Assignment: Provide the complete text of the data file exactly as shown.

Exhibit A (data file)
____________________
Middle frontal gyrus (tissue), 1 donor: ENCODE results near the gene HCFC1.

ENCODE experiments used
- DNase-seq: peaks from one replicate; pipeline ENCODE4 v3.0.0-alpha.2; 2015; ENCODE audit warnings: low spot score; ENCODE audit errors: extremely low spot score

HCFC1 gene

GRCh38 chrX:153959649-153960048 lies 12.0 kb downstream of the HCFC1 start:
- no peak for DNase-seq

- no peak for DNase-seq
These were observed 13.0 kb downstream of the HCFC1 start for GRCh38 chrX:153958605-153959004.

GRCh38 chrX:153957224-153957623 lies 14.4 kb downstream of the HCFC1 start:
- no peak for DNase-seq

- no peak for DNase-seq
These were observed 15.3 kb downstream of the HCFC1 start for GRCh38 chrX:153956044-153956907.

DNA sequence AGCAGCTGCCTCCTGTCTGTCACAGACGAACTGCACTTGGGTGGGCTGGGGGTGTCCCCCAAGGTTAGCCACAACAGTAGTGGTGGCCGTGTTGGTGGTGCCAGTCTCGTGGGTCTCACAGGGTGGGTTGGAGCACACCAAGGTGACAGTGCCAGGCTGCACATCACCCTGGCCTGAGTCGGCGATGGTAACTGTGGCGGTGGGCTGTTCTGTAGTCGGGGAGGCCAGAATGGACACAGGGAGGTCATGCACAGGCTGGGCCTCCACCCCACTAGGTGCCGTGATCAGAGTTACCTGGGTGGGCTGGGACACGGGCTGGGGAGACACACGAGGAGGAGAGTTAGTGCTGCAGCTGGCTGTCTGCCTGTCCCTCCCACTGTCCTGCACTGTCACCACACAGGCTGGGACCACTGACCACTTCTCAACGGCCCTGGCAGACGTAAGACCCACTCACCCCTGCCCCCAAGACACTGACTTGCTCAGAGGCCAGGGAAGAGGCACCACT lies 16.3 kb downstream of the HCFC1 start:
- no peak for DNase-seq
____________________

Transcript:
Middle frontal gyrus (tissue), 1 donor: ENCODE results near the gene HCFC1.

ENCODE experiments used
- DNase-seq: peaks from one replicate; pipeline ENCODE4 v3.0.0-alpha.2; 2015; ENCODE audit warnings: low spot score; ENCODE audit errors: extremely low spot score

HCFC1 gene

GRCh38 chrX:153959649-153960048 lies 12.0 kb downstream of the HCFC1 start:
- no peak for DNase-seq

- no peak for DNase-seq
These were observed 13.0 kb downstream of the HCFC1 start for GRCh38 chrX:153958605-153959004.

GRCh38 chrX:153957224-153957623 lies 14.4 kb downstream of the HCFC1 start:
- no peak for DNase-seq

- no peak for DNase-seq
These were observed 15.3 kb downstream of the HCFC1 start for GRCh38 chrX:153956044-153956907.

DNA sequence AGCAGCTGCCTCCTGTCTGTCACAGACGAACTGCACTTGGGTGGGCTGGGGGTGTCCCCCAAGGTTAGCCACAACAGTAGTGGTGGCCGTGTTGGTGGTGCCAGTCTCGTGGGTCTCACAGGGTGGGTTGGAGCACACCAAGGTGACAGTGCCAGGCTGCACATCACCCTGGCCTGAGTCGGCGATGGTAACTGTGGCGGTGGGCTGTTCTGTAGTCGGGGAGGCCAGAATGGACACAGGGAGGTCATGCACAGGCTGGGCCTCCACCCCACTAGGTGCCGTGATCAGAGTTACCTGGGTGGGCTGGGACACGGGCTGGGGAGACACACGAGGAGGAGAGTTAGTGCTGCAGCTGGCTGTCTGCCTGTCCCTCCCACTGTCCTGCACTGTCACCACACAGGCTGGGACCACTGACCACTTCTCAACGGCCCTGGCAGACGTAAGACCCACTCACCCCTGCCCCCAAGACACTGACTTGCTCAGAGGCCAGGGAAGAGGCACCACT lies 16.3 kb downstream of the HCFC1 start:
- no peak for DNase-seq